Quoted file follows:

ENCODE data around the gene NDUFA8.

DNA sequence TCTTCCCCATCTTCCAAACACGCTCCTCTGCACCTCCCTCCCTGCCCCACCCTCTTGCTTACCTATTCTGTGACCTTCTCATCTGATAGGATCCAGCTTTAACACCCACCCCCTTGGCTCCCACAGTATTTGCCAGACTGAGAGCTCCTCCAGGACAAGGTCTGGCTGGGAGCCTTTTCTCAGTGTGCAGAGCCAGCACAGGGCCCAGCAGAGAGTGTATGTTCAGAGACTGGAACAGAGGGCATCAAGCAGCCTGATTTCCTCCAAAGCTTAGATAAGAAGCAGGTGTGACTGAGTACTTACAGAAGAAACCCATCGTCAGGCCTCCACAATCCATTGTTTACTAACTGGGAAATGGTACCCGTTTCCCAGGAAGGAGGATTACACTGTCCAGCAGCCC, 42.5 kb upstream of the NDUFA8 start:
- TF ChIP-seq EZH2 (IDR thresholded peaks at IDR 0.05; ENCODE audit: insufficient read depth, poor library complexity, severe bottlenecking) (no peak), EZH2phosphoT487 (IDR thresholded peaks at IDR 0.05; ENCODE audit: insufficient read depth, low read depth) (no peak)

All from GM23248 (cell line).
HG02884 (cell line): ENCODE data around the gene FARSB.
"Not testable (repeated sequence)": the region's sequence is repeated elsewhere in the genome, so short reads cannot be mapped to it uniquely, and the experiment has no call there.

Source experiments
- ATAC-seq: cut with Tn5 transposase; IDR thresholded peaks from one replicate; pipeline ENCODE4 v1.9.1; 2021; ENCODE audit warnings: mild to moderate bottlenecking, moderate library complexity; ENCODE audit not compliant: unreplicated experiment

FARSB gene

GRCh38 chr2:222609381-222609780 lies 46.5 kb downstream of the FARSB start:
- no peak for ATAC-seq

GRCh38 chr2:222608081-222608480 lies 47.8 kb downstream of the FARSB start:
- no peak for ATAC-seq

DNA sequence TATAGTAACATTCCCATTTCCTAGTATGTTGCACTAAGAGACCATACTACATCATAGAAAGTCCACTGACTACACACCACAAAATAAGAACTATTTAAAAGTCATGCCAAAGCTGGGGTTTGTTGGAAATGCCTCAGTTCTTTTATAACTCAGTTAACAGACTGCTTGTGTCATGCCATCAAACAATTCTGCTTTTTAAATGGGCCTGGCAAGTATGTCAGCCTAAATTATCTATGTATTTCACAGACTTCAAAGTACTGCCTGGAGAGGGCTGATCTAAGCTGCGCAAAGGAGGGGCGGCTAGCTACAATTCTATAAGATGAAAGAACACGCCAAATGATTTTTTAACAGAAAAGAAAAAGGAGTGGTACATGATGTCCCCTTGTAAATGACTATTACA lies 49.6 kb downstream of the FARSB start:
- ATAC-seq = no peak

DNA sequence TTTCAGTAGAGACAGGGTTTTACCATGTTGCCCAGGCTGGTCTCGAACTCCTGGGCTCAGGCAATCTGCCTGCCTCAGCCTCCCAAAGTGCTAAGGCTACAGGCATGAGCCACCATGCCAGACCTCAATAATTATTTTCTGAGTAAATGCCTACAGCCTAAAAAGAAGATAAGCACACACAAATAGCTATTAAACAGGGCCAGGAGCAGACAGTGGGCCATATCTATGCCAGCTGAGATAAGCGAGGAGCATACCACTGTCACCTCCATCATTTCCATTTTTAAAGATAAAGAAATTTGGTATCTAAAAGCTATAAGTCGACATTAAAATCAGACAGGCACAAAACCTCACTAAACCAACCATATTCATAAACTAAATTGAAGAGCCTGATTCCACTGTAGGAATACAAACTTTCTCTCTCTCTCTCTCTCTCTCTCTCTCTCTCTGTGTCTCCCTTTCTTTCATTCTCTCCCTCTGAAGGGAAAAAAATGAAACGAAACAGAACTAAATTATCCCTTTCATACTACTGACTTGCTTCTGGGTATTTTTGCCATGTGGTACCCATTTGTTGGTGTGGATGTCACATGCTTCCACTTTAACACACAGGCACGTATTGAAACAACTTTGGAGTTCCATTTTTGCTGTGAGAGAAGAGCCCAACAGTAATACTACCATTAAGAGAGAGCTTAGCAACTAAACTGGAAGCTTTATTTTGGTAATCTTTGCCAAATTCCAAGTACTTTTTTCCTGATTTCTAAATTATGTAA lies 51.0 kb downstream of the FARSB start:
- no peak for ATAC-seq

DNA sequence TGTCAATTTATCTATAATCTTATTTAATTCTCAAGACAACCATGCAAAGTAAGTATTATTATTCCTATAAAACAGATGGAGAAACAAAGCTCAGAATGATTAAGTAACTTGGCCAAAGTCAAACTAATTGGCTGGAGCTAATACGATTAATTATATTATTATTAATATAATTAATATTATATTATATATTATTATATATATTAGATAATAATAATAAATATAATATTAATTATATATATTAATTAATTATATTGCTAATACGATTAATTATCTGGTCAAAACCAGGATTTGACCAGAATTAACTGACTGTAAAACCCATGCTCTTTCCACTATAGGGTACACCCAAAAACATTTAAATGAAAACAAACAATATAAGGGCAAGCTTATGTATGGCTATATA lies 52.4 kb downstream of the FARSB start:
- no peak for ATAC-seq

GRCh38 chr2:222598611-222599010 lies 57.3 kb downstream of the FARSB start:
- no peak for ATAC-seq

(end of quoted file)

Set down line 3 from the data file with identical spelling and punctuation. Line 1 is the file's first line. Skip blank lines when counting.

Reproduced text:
- TF ChIP-seq EZH2 (IDR thresholded peaks at IDR 0.05; ENCODE audit: insufficient read depth, poor library complexity, severe bottlenecking) (no peak), EZH2phosphoT487 (IDR thresholded peaks at IDR 0.05; ENCODE audit: insufficient read depth, low read depth) (no peak)